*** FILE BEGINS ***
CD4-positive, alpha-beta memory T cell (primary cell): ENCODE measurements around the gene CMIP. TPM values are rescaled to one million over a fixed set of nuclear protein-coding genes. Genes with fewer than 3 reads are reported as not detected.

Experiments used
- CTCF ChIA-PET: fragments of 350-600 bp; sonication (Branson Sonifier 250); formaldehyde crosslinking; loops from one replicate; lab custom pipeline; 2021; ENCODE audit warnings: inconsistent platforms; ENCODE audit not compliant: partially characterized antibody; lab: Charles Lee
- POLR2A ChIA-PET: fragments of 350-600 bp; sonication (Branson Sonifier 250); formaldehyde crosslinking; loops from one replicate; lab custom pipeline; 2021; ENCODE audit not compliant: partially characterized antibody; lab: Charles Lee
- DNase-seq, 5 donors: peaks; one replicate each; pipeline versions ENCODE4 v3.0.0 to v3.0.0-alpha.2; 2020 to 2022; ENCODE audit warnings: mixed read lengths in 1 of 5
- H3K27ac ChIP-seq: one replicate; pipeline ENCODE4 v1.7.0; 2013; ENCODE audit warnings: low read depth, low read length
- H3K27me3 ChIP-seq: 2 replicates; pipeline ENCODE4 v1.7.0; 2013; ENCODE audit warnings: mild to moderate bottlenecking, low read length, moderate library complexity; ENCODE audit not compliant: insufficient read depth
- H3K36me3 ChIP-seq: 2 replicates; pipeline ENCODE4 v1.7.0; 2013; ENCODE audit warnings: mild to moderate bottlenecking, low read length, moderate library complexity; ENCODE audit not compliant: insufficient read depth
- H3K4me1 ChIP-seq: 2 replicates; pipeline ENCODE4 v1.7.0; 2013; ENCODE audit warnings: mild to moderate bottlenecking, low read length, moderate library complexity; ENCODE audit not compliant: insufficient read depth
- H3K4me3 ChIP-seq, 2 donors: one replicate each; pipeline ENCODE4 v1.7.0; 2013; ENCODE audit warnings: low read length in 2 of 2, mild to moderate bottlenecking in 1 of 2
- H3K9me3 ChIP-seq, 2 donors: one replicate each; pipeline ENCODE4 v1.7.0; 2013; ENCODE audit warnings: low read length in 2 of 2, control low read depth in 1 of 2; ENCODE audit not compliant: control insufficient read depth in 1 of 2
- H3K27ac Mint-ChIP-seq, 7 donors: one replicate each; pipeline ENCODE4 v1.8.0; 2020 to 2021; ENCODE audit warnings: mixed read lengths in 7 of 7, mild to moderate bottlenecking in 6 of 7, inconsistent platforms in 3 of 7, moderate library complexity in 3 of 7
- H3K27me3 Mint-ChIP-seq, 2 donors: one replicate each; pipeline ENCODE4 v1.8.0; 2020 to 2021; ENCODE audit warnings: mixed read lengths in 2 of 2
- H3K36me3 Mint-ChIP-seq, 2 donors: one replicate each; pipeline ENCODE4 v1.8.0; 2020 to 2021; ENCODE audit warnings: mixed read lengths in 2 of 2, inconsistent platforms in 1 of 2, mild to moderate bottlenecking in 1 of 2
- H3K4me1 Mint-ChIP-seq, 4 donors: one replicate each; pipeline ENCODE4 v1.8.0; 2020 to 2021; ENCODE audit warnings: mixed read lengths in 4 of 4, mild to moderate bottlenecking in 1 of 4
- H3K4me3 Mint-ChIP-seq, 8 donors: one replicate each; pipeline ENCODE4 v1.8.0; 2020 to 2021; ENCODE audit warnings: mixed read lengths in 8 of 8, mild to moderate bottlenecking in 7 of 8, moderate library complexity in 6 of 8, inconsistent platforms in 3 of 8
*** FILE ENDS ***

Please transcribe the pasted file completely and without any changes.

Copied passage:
CD4-positive, alpha-beta memory T cell (primary cell): ENCODE measurements around the gene CMIP. TPM values are rescaled to one million over a fixed set of nuclear protein-coding genes. Genes with fewer than 3 reads are reported as not detected.

Experiments used
- CTCF ChIA-PET: fragments of 350-600 bp; sonication (Branson Sonifier 250); formaldehyde crosslinking; loops from one replicate; lab custom pipeline; 2021; ENCODE audit warnings: inconsistent platforms; ENCODE audit not compliant: partially characterized antibody; lab: Charles Lee
- POLR2A ChIA-PET: fragments of 350-600 bp; sonication (Branson Sonifier 250); formaldehyde crosslinking; loops from one replicate; lab custom pipeline; 2021; ENCODE audit not compliant: partially characterized antibody; lab: Charles Lee
- DNase-seq, 5 donors: peaks; one replicate each; pipeline versions ENCODE4 v3.0.0 to v3.0.0-alpha.2; 2020 to 2022; ENCODE audit warnings: mixed read lengths in 1 of 5
- H3K27ac ChIP-seq: one replicate; pipeline ENCODE4 v1.7.0; 2013; ENCODE audit warnings: low read depth, low read length
- H3K27me3 ChIP-seq: 2 replicates; pipeline ENCODE4 v1.7.0; 2013; ENCODE audit warnings: mild to moderate bottlenecking, low read length, moderate library complexity; ENCODE audit not compliant: insufficient read depth
- H3K36me3 ChIP-seq: 2 replicates; pipeline ENCODE4 v1.7.0; 2013; ENCODE audit warnings: mild to moderate bottlenecking, low read length, moderate library complexity; ENCODE audit not compliant: insufficient read depth
- H3K4me1 ChIP-seq: 2 replicates; pipeline ENCODE4 v1.7.0; 2013; ENCODE audit warnings: mild to moderate bottlenecking, low read length, moderate library complexity; ENCODE audit not compliant: insufficient read depth
- H3K4me3 ChIP-seq, 2 donors: one replicate each; pipeline ENCODE4 v1.7.0; 2013; ENCODE audit warnings: low read length in 2 of 2, mild to moderate bottlenecking in 1 of 2
- H3K9me3 ChIP-seq, 2 donors: one replicate each; pipeline ENCODE4 v1.7.0; 2013; ENCODE audit warnings: low read length in 2 of 2, control low read depth in 1 of 2; ENCODE audit not compliant: control insufficient read depth in 1 of 2
- H3K27ac Mint-ChIP-seq, 7 donors: one replicate each; pipeline ENCODE4 v1.8.0; 2020 to 2021; ENCODE audit warnings: mixed read lengths in 7 of 7, mild to moderate bottlenecking in 6 of 7, inconsistent platforms in 3 of 7, moderate library complexity in 3 of 7
- H3K27me3 Mint-ChIP-seq, 2 donors: one replicate each; pipeline ENCODE4 v1.8.0; 2020 to 2021; ENCODE audit warnings: mixed read lengths in 2 of 2
- H3K36me3 Mint-ChIP-seq, 2 donors: one replicate each; pipeline ENCODE4 v1.8.0; 2020 to 2021; ENCODE audit warnings: mixed read lengths in 2 of 2, inconsistent platforms in 1 of 2, mild to moderate bottlenecking in 1 of 2
- H3K4me1 Mint-ChIP-seq, 4 donors: one replicate each; pipeline ENCODE4 v1.8.0; 2020 to 2021; ENCODE audit warnings: mixed read lengths in 4 of 4, mild to moderate bottlenecking in 1 of 4
- H3K4me3 Mint-ChIP-seq, 8 donors: one replicate each; pipeline ENCODE4 v1.8.0; 2020 to 2021; ENCODE audit warnings: mixed read lengths in 8 of 8, mild to moderate bottlenecking in 7 of 8, moderate library complexity in 6 of 8, inconsistent platforms in 3 of 8